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Crude Oil Price Decline – To What Price?

Commodities / Crude Oil Aug 18, 2014 - 05:42 PM GMT

By: Andrew_McKillop

Commodities

Triple Digit Prices are Not Forever
In what is only superficially amazing at a time when Islamic insurgency, including Boko Haram in Nigeria and ISIS in Iraq may be threatening the state, civil society and the oil sector in major exporter countries, oil prices are declining quite rapidly. The “magic three digit” price level for oil - $100 a barrel  come rain or shine – has been seriously eroded for US WTI and may soon also be attacked for Brent. The major reason for this decline is sharper than expected and forecast decline in leading economic indicators for many large importer countries, including Japan and the EU28. Monthly oil import demand outturns for China and India are variable, but have suffered major contractions relative to previaling rates before 2010.


Ample supply is also cited as a cause of price erosion, by oil analysts and this is demand-related on the global level, but is not demand-related in the key example of US shale oil output growth. US shale output growth is raising domestic oil supply for a domestic market that is “flat” or only in very slow growth.  US shale oil supply growth is almost totally disconnected from the domestic demand side. The simplest of oil-sector indicators, like oilinventories at Cushing OK tend to show this.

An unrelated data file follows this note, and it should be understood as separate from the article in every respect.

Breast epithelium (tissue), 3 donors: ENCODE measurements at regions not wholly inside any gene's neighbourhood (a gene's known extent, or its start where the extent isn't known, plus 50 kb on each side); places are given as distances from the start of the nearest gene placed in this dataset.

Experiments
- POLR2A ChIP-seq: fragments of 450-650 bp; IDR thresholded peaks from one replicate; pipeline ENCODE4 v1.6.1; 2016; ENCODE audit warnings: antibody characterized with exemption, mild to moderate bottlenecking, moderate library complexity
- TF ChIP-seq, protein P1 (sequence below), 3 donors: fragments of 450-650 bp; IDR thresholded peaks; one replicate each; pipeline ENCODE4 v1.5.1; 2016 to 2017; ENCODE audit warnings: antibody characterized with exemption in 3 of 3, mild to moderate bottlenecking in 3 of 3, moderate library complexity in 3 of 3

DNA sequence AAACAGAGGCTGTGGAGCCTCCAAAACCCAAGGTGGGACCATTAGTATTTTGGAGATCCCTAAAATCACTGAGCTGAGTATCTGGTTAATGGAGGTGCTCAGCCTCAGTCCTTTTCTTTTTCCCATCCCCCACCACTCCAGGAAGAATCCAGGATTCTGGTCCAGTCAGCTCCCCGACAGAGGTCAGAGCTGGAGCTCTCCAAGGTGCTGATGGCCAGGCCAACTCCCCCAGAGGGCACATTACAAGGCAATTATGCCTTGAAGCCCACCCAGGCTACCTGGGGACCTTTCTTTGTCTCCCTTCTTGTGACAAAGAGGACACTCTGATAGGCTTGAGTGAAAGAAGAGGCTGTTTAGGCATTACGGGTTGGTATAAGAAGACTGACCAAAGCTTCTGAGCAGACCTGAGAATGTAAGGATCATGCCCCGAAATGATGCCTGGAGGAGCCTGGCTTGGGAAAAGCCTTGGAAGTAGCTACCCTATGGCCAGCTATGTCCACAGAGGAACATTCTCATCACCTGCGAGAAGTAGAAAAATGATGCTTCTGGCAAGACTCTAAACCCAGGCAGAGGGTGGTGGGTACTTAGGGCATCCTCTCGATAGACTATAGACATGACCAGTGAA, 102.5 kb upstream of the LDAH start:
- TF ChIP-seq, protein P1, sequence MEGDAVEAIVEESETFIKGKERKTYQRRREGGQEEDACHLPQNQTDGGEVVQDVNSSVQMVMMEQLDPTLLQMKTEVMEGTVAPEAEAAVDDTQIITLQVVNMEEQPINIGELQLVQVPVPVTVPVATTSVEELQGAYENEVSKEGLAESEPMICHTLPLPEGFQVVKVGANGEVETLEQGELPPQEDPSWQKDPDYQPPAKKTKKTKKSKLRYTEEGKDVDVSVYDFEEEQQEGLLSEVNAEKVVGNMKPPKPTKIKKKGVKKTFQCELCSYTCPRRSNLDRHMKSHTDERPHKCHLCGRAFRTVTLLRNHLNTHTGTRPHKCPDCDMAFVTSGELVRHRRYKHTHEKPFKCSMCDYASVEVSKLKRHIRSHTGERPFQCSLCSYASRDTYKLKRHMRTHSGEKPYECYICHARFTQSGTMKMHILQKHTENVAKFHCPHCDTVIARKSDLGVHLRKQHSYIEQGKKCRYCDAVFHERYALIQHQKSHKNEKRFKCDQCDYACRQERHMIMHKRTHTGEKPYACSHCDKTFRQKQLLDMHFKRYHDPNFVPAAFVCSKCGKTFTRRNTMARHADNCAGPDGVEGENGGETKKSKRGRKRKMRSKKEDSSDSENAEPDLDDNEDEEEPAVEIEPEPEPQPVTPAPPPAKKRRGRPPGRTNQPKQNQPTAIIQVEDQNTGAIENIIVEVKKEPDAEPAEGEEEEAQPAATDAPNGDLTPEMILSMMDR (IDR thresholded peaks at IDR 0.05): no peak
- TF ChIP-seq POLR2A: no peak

The Fundamentals
Broadly speaking and related to the Peak Oil paradigm, there was “incipient structural shortage” of oil, worldwide, before the 2008 economic crisis and its sequels. This helps explain the fantastic run-up in prices as shown in the chart, below from the US EIA to 2008




Through 2002-2008 there was an almost straight-line run-up of prices, making forward bets on prices all that easier! In fact, the Peak Oil paradigm became a self-fulfilling hypothesis (see my article: http://www.marketoracle.co.uk/Article46846.html) with major ramifications in public policy, including the large support given to energy saving, “low carbon “ energy and oil substitution, but with different timelines for concrete impacts in the real economy.

Unsure and variable, easily qualified and disputed break-even producer cost estimates for WSB-Western Sedimentary Basin Canadian oilsand liquids, for example, place these in the $60-per-barrel ballpark as of today. However, major actors in WSB oilsands in the period 2000-2005 such as Royal Dutch Shell claimed that when and if “carbon credits” were added to the equation, breakeven production prices could be cut to as low as $30 per barrel.

Supply-side fundamentals, when mixed with geopolitics, produce the Genel Energy phenomenon where this oil producer nearly exclusively focused on Kurdistan can source oil supply at very low prices relative to still-current market rates. Although vigorously disputed by General Energy, this may include supply to Genel Energy, for resale, of Kurdish oil at “around $50 per barrel”.

 

The 2008-2009 Price Collapse